Carnaval in Guatemala, like in many other cultures around the world, is a tradition of religious origin, which is celebrated on Fat Tuesday, right before the start of Lent . In most parts of Guatemala we don’t have a huge celebration like Mardi Gras in New Orleans or Carnaval in Rio de Janeiro. Two exceptions are the towns of Mazatenango and Suchitepequez, where Carnaval is one of the main celebrations of the year and includes colorful parades, costumes, masks and dancing. Traditions vary depending on the area but in most parts of the country the main tradition is to use brightly colored eggshells or cascarones filled with pica-pica (confetti) and break them on other peoples heads. Carnaval in Guatemala is mostly a celebration for the children. It is a day to have fun and the last day in which you are allowed to be a brat before the Cuaresma (Lent).
When I was a little girl Carnaval was always one of my favorite holidays. Children dress up in costumes, much like kids in the USA do for Halloween, but you will see no scary costumes: kids dress as clowns, butterflies, faries and all sorts of animals and characters. There are usually small Carnaval parties in the neighborhood, in people’s houses and at the schools.
Carnaval brings such wonderful and colorful memories. For weeks and even months we would collect empty eggshells. All the children in the house would suddenly forget that they where usually picky eaters and ask for eggs for breakfast every morning. I would go to the extreme of supervising the cooking process in the kitchen to make sure that when Papá was cooking he would not forget to save the eggs shells. For them to be used as cascarones you have to be very careful and open the egg from the top leaving most of the shell intact. A few days before Carnaval we would start painting the eggs with watercolors and markers, just like you paint Easter eggs but Easter eggs usually have a treasure or candy inside while Carnaval cascarones are mainly used as weapons. Yes weapons! After painting the eggs we would fill them with pica-pica (confetti). To make pica-pica we would punch holes o sheets of colored tissue paper until our hands hurt but we would usually never have enough pica-pica to fill the eggs so we always ended up buying more. During this time of the year all the markets have huge baskets filled with hand colored eggs and with bags of pica-pica right next to the fruits and vegetables. Once filled with confetti the hole in the egg is covered with tissue paper and the cascarones are ready.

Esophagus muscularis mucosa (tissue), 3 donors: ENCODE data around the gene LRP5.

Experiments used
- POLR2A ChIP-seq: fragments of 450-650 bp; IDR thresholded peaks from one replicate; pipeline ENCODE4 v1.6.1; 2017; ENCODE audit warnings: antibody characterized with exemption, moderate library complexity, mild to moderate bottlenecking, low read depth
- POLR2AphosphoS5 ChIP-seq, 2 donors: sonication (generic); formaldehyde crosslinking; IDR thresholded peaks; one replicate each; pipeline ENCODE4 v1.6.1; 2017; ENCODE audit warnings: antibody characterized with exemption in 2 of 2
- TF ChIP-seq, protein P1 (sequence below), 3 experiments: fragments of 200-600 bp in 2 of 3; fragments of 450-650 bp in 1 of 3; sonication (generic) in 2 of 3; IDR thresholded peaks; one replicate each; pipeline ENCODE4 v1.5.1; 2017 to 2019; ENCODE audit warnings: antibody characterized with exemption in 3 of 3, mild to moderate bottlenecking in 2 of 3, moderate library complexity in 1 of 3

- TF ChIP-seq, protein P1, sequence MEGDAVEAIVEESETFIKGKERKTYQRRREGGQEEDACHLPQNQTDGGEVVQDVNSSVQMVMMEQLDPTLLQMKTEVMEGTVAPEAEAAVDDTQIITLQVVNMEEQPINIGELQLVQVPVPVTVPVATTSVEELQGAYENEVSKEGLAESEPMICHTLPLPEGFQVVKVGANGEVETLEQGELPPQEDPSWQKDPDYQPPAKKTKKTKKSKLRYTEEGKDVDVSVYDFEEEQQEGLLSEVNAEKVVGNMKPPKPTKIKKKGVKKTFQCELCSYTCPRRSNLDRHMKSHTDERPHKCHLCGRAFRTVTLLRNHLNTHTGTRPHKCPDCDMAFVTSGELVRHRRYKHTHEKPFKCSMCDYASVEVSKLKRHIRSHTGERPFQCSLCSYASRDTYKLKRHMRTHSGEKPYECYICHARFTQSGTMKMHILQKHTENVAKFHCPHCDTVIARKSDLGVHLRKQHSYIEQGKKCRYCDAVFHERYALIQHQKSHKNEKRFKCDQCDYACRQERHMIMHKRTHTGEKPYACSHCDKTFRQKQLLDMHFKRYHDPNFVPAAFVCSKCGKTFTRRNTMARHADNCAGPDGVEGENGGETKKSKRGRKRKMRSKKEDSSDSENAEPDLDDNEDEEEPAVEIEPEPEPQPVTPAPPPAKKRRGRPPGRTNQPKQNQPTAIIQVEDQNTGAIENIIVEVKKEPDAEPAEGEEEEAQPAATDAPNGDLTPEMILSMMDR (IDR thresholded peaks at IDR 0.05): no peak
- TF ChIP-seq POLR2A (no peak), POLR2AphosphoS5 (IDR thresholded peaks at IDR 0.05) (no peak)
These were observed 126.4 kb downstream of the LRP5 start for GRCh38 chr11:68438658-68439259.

At the Carnaval party all the children dressed in colorful costumes would smash the cascarones on unsuspecting victim’s heads which left your hair full of confetti and eggshells. I have flashbacks of children running and chasing each other while the air was filled with laughter and joyful screaming and confetti covered the floor and children’s heads. We did whatever we could to escape the cascaronazos as they hurt a bit specially if the egg hit your head pointed side first.
We move to the USA when my daughter was 3 so she still got to go to a couple of Carnaval parties but now most schools do not allow cascarones but only bags of pica-pica (confetti) which are much safer and just as much fun. In private parties cascarones are still used but most parents instruct their children to smash the cascaron in their own hand before throwing it on other children’s hair to avoid sore heads.
This year we will head out to the park and have a little Carnaval party of our own, the children are excited about painting the cascarones and wearing their costumes. Are you celebrating Carnaval or Mardi Gras?